His work was in vein but not in vain.
A Brooklyn Heights wunderkind has invented a gel that stops bleeding animal wounds in seconds, and critter clinicians say they can’t wait to start sealing up some seals.
“Vets I’ve talked to are very excited to start using it,” said Dr. Jason Berg, a veterinary and neurology specialist at Yonkers animal hospital the Animal Specialty Center. “It’s going to save a lot of lives.”
Twenty-two-year-old Joe Landolina created his new product Vetigel while studying at Downtown’s New York University Polytechnical School of Engineering, where he graduated with a master’s degree in biomedical engineering last year at age 21. The whiz kid spent his student years tinkering with algae in the school’s lab to create a goop that solidifies when it comes into contact with blood, instantly sealing up lacerations and stopping severe bleeding in under 12 seconds, he said.
Berg, who had a chance to test the product on his furry friends before it hits the market this week, says it works like a charm, rapidly clotting gushing veins and arteries, and keeping them shut during surgery.
“I was very impressed,” said Berg. “It was easy to apply and it worked quickly. It was really amazing.”
Landolina and his Park Slope biotechnology company Suneris officially launched Vetigel with a shindig at Prospect Park Zoo last Friday, and the plasma prodigy says he is now anticipating a flood of orders from vets around the country. Until now, animal doctors have been stopping their patients’ bleeding by applying pressure to wounds or clamping off arteries — but there had to be a better way, they told him.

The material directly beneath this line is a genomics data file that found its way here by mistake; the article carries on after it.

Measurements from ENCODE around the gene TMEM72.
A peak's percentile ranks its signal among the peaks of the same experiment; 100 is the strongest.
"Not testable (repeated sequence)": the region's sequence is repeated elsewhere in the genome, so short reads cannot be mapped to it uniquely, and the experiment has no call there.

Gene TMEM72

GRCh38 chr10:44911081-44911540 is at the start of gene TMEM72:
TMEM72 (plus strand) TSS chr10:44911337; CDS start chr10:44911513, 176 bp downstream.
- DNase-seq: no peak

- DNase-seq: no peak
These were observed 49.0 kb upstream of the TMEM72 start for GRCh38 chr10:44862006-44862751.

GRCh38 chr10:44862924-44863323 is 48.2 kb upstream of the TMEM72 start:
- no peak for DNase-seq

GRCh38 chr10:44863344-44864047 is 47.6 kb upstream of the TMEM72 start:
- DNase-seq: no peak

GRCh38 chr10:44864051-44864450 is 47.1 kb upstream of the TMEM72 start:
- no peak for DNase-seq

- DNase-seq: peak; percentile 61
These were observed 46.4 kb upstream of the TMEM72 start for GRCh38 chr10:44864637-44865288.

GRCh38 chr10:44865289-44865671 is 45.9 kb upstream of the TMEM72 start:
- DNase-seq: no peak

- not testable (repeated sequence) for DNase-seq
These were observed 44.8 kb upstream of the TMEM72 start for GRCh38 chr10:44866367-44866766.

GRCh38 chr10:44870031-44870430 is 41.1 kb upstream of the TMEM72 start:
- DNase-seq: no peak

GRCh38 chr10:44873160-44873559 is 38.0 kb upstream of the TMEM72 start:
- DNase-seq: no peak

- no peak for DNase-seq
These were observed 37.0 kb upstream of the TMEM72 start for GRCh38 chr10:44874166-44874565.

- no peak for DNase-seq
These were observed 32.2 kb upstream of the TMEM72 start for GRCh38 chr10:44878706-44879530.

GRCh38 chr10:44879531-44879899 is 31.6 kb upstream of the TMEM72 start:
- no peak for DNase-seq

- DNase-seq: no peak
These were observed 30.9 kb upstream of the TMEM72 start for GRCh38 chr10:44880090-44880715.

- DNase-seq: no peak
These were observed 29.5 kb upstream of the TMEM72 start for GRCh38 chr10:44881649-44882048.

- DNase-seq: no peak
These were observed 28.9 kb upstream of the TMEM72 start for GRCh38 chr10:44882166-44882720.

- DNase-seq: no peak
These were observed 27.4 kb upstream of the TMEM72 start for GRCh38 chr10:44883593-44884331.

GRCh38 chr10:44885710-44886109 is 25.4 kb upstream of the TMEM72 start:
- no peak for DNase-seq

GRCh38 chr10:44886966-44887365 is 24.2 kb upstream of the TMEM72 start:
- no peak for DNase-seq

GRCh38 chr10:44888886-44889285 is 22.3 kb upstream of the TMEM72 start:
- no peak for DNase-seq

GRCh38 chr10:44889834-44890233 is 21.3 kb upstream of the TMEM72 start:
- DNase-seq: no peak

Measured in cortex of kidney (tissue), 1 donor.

“We spoke to about 300 vets, and all of them said there was a huge need and they would buy our product,” said Landolina.
Vetigel is currently only approved for use on animals, but Landolina says he wants to start sealing up humans, too. Suneris is opening a new facility where it will begin the production of a similar product for homo sapiens, which Landolina is hoping to get approved by the Food and Drug Administration within a year.
A gel for people will require a slightly different formulation and also a different application method — Vetigel comes in little syringes for use on small animals, which isn’t very practical for human-sized wounds, he said.
“You can’t give a whole bunch of small syringes to a military medic and expect people to use it well under duress,” said Landolina. “We’re developing something easier to use in a traumatic situation.”